In Colonia Rancho Alegre, south of Zona Rio, a mechanic I go to had to fence in the back yard where he does his repairs because the ladrones were coming by at night to burglarize his customers' cars. "There are now many hungry people in Mexico," he says and shrugs. In fact, a traditional Mexican staple such as beans now costs more in Tijuana than in San Diego.
American residents in Rosarito tell me that while they still feel safer than in most American urban areas, break-in crimes are becoming more brazen. Several Americans I know who regularly visit Tijuana have had physical confrontations. One was mugged while walking down the stairs of a downtown discotheque, another while (foolishly) treading the streets of the cantina and red-light Coahuila district.
A slight increase in street danger was noticeable to visitors in the late '80s, and the trend has accelerated the past few years, particularly since the December 1994 peso devaluation, from which Mexico has not recovered. Tourism still accounts for a significant percentage of Tijuana's earnings (though less than in past years), and the important citizens are sensitive to the issue of street crime, large and small. The mayor, Jose Guadalupe Osuna Millon has made a war on crime one of his priorities, while at the same time initiating a feel-good-about-Tijuana PR campaign. (His press secretary never returned a call, after promising to arrange an interview to talk about the crime increase.)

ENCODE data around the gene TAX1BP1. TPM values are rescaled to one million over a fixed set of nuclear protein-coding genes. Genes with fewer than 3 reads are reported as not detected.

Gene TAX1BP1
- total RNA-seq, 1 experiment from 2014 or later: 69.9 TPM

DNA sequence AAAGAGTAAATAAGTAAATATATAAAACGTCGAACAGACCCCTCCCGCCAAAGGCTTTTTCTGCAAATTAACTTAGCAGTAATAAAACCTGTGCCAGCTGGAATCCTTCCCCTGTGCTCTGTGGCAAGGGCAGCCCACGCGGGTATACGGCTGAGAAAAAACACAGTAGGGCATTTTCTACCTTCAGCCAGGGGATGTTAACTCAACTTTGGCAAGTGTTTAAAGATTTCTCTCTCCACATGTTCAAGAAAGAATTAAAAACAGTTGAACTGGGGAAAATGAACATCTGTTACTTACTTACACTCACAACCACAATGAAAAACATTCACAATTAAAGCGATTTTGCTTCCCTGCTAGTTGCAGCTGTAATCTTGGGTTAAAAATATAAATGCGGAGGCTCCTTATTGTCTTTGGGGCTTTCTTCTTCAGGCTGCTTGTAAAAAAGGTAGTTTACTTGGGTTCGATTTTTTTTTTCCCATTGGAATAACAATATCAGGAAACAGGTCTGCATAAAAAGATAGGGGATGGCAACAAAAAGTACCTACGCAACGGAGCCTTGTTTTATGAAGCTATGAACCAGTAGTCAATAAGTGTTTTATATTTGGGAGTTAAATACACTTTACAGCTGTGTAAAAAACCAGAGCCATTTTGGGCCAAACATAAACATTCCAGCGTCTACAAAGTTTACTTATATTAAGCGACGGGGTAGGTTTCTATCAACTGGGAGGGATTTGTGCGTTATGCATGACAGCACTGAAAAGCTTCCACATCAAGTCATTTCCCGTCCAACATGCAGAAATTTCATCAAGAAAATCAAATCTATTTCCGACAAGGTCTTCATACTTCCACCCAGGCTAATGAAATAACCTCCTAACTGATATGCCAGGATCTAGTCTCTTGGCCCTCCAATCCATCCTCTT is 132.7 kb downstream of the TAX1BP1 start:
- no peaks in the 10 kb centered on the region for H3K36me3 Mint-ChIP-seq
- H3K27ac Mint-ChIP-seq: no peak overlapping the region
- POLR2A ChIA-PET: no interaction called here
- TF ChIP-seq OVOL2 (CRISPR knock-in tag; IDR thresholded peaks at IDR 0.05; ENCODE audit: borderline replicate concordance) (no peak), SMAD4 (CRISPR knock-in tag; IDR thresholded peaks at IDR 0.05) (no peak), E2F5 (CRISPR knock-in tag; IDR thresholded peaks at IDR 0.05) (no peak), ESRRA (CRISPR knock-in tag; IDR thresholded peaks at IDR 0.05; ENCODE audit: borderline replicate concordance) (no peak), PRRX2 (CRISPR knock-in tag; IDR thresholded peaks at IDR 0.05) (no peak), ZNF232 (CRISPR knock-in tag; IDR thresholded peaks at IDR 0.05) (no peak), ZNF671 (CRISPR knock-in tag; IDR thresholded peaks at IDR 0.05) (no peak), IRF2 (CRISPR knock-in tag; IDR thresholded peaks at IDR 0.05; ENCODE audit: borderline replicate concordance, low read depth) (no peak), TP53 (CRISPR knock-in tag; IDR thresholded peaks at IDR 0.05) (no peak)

However, police Subcomandante Jorge Ascencio was willing to discuss the issue. Ascencio, one of those rare middle-aged Tijuana natives, admits that crime has increased in his city. "But there is crime in other places - here in Mexico, in the U.S., all over the world. Still, it isn't as bad here as it is in Mexico City or Guadalajara." He says it's still safe in the downtown shopping area but acknowledges that the crime problem in other parts of the city is on the rise. Coahuila, he says, is "very, very dangerous, for both Americans and Mexicans, for everyone." He used to walk around the streets of Coahuila in the 1970s without a problem, but "five or six years ago it got very bad. It's all the poor and desperate people coming from other states in Mexico to Tijuana."
Which is the point. It's not that TJ is more dangerous than other large cities in the world, but that ten years ago it was reasonably safe, more than most U.S. cities of comparable or smaller size. I remember in the late 1970s an American woman in the downtown area was cut when her purse was grabbed. The police flooded the area, vowing to apprehend the culprit and keep the area safe for tourists. Now, such an incident would be just another entry in the police ledgers.